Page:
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I was hoping someone could assist me with a project. I have built a device which uses a potentiometer (analog) to control an audio filter (analog). I was looking to use the arduino dual ultrasonic sensor module (HC-SR04) to replace the potentiometer in this circuit to act almost like a proximity sensor; raising the filter cut off when a person gets close to the sensorenter image description here. Do you know anyone who might be able to help in coding this? and also, what needs to be connected to what?? Thank you for any help you can provide. The potentiometer I would like to replace with the sensor is circled in red. I don't use the 'Fine Tune' potentiometer next to this, so please ignore.

closed as too broad by per1234, user31481, MatsK, jose can u c, gre_gor Nov 27 '17 at 20:31

Please edit the question to limit it to a specific problem with enough detail to identify an adequate answer. Avoid asking multiple distinct questions at once. See the How to Ask page for help clarifying this question. If this question can be reworded to fit the rules in the help center, please edit the question.

  • Welcome to Arduino SE. Please realize that this is not a free design house, homework-answering service or an on-line technical encyclopedia, copied out to you on demand. People will help you take the next step if your question shows that you've done as much as you possibly could on your own - which your post doesn't. Please revise your question showing your work and findings so far. – user31481 Nov 26 '17 at 10:55
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    The ultrasonic sensors are not very accurate. With a good setup it might work. For example an empty room and the sensors attached to a flat wall. There are also ir distance sensors. Do you really want to use that circuit ? The potentiometer can be replaced by a digital potentiometer. The circuit uses 9V. I don't know if that will be a problem. Some make their own digital potentiometer with a ldr and a light bulb or led. There are also digital equilizer chips. And last but not least, some processors have dsp capabilities. – Jot Nov 26 '17 at 11:02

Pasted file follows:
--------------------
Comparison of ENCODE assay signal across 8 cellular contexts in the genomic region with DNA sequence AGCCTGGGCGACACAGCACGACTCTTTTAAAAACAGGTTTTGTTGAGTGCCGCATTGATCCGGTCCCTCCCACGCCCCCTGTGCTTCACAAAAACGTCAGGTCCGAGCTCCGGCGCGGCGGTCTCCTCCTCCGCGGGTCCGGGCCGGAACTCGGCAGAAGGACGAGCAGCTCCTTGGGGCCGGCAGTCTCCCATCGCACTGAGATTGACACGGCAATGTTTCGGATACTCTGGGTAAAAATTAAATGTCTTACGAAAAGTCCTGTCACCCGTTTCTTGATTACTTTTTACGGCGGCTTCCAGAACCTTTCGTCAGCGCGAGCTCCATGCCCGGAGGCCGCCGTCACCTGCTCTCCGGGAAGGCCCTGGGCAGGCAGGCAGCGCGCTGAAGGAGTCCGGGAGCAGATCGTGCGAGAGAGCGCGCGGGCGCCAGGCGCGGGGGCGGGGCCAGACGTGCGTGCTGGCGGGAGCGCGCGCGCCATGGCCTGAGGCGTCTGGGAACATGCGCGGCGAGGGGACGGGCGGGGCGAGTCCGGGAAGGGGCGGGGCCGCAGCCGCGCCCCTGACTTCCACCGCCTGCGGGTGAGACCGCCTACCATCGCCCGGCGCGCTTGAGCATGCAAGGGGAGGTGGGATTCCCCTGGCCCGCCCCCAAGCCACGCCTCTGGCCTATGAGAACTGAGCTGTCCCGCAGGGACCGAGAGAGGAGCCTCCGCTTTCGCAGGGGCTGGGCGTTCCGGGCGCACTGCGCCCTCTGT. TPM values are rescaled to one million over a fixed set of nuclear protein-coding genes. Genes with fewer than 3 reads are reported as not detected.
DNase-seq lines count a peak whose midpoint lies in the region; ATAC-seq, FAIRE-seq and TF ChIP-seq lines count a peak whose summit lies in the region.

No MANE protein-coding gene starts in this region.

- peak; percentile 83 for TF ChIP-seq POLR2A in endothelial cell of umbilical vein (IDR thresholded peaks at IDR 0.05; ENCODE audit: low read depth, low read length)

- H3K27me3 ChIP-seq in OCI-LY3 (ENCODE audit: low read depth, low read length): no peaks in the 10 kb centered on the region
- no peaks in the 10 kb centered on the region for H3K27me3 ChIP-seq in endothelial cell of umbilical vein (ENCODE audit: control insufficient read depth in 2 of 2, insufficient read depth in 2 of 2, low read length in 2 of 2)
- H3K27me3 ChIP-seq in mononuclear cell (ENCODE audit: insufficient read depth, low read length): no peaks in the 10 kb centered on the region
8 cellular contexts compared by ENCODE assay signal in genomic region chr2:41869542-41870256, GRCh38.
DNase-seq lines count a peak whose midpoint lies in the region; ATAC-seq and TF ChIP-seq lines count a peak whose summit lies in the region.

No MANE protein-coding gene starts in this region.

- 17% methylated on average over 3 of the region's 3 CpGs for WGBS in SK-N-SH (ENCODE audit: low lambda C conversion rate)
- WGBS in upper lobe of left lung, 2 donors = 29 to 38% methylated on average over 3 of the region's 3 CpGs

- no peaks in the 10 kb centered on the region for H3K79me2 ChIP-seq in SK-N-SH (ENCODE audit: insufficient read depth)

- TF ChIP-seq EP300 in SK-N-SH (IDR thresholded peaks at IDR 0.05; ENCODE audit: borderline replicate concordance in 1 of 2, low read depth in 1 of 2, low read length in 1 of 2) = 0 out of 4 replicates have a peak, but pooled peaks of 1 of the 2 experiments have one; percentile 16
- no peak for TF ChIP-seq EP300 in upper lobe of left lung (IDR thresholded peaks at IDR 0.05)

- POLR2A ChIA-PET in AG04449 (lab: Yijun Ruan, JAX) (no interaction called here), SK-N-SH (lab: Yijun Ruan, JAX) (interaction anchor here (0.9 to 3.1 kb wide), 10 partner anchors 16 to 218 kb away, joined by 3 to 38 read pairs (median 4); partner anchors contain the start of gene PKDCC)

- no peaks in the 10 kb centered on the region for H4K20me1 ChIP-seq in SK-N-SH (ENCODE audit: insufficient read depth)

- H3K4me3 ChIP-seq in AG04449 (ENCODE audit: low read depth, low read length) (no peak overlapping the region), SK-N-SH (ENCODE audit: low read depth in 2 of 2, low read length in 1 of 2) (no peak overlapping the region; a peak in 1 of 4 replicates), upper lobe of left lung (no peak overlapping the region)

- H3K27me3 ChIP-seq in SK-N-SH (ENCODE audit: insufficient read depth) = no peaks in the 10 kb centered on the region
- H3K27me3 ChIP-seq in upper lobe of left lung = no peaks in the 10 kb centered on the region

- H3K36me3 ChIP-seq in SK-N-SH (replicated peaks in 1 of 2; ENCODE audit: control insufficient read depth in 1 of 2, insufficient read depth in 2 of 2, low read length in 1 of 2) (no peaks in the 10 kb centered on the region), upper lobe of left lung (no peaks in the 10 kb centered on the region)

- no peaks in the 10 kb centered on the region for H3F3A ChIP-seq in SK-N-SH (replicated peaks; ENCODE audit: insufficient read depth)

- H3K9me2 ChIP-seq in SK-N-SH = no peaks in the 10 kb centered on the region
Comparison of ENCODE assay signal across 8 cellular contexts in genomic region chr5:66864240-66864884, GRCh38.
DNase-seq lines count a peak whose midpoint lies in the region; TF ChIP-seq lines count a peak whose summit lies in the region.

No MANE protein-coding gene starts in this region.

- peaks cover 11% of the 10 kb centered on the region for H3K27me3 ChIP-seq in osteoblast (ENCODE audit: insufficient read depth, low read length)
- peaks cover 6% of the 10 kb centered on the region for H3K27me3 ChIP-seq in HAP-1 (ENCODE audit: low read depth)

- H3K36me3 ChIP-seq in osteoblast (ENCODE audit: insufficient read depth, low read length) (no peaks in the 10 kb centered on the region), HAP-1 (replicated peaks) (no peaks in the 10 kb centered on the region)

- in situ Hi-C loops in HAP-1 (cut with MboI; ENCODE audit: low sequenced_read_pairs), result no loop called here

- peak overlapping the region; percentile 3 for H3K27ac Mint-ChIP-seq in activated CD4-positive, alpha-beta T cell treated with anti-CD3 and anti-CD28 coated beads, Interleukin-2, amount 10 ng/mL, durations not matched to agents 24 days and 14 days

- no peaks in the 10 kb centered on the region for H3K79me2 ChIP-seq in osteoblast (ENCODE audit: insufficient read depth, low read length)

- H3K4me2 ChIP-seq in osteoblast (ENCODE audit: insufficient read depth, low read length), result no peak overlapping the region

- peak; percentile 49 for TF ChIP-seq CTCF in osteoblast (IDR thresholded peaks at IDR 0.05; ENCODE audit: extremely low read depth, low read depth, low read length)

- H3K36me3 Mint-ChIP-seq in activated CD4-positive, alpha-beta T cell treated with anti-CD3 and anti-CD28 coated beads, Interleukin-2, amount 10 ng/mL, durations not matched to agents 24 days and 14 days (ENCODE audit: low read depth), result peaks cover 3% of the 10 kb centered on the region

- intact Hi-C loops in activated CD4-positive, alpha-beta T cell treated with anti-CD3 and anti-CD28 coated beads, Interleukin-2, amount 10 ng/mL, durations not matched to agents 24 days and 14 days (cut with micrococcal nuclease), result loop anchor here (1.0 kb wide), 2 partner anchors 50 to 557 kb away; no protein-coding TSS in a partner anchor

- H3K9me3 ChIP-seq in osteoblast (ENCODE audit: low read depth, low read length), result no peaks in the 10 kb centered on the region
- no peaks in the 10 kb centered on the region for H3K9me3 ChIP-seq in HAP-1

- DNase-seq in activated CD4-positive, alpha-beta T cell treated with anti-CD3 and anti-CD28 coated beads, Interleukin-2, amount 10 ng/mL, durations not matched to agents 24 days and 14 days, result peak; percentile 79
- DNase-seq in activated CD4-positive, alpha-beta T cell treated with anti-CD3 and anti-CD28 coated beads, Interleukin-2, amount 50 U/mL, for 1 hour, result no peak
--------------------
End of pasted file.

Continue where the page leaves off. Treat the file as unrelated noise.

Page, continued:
• Thank you for that info. Is there any way to gradually increase the voltage, dependant on how close you get to the sensor? I have figured that an optocoupler could be used to convert the voltage to a resistance. It's just a case of coding the output of the sensor to have a gradual increase in voltage- not just a stepped voltage, as this would not have the desired effect. I definitely want to be able to control the filter using some kind of proximity sensor, not to have to rely on light. Thank you very much. – Circle3000 Nov 26 '17 at 11:09
  • With ir distance sensors I ment these: sparkfun.com/products/242 and adafruit.com/product/164 A normal optocoupler is for digital signals, but there are also linear analog opto-couplers. A digital potentiometer can have 256 steps. You will probably not notice those steps. By the way, if you want me to know that you replied, please use @Jot otherwise only the people with the top level questions and answers get notified. Therefor I don't have to use @ Circle3000 for you. – Jot Nov 26 '17 at 21:50
  • @Jot I have purchased the Sharp IR sensor and installed. How do I calibrate it so that the distance that is effected is around the mentioned maximum of 150cm. At the moment the range is only effecting up to 20cm. Thank you for any help you can give. – Circle3000 Dec 7 '17 at 9:29
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The HCSR04 module is a digital proximity sensor, needing a microcontroller to read values from it. If you really want to use this then you will have to use a microcontroller as a digital to analog converter and map distance values from the HCSR04 to voltages.

However, a better solution would be to use some kind of analog distance sensor. I have used the Sharp IR distance sensors before (with Pololu carrier) and have had great success. This model also comes in a 3V flavor which might simplify your circuit design. You would now only need some analog circuitry to get the voltage values into the correct range.

  • Thank you @Alex Wulff Could you please advise on what kind of component set up could help me get the voltage values in the desired range? This sounds perfect... – Circle3000 Nov 27 '17 at 10:00
  • @Circle3000 a simple voltage divider may be sufficient depending upon your requirements. – Alex Wulff Nov 30 '17 at 1:13
  • I have purchased the Sharp IR sensor and installed. How do I calibrate it so that the distance that is effected is around the mentioned maximum of 150cm. At the moment the range is only effecting up to 20cm. Thank you for any help you can give. Truly very generous of you to lend me your time in this capacity. – Circle3000 Dec 7 '17 at 7:49
  • FYI I have the IR sensor Sharp GP2Y0A60SZLF with 5v carrier. – Circle3000 Dec 7 '17 at 7:54

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